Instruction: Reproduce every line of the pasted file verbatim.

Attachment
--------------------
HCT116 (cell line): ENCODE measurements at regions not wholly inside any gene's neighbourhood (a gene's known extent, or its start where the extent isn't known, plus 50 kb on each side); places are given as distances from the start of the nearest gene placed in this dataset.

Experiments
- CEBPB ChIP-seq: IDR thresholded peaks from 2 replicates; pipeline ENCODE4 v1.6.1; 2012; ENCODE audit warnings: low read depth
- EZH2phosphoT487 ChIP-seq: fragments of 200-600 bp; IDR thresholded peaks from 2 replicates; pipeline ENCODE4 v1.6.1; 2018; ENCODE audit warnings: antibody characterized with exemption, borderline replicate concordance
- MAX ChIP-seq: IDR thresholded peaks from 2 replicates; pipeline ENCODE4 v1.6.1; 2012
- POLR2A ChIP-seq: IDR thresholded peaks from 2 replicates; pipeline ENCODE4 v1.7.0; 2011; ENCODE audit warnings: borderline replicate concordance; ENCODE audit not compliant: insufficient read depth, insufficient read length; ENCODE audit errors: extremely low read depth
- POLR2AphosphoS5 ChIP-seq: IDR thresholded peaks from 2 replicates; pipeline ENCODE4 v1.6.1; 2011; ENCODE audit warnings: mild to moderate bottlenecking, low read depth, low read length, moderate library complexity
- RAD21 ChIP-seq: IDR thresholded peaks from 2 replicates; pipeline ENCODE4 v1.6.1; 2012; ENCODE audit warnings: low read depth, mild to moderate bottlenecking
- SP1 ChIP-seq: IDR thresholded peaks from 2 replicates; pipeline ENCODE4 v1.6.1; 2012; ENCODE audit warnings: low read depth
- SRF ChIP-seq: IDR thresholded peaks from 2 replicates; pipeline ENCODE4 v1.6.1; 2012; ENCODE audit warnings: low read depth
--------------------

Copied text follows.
HCT116 (cell line): ENCODE measurements at regions not wholly inside any gene's neighbourhood (a gene's known extent, or its start where the extent isn't known, plus 50 kb on each side); places are given as distances from the start of the nearest gene placed in this dataset.

Experiments
- CEBPB ChIP-seq: IDR thresholded peaks from 2 replicates; pipeline ENCODE4 v1.6.1; 2012; ENCODE audit warnings: low read depth
- EZH2phosphoT487 ChIP-seq: fragments of 200-600 bp; IDR thresholded peaks from 2 replicates; pipeline ENCODE4 v1.6.1; 2018; ENCODE audit warnings: antibody characterized with exemption, borderline replicate concordance
- MAX ChIP-seq: IDR thresholded peaks from 2 replicates; pipeline ENCODE4 v1.6.1; 2012
- POLR2A ChIP-seq: IDR thresholded peaks from 2 replicates; pipeline ENCODE4 v1.7.0; 2011; ENCODE audit warnings: borderline replicate concordance; ENCODE audit not compliant: insufficient read depth, insufficient read length; ENCODE audit errors: extremely low read depth
- POLR2AphosphoS5 ChIP-seq: IDR thresholded peaks from 2 replicates; pipeline ENCODE4 v1.6.1; 2011; ENCODE audit warnings: mild to moderate bottlenecking, low read depth, low read length, moderate library complexity
- RAD21 ChIP-seq: IDR thresholded peaks from 2 replicates; pipeline ENCODE4 v1.6.1; 2012; ENCODE audit warnings: low read depth, mild to moderate bottlenecking
- SP1 ChIP-seq: IDR thresholded peaks from 2 replicates; pipeline ENCODE4 v1.6.1; 2012; ENCODE audit warnings: low read depth
- SRF ChIP-seq: IDR thresholded peaks from 2 replicates; pipeline ENCODE4 v1.6.1; 2012; ENCODE audit warnings: low read depth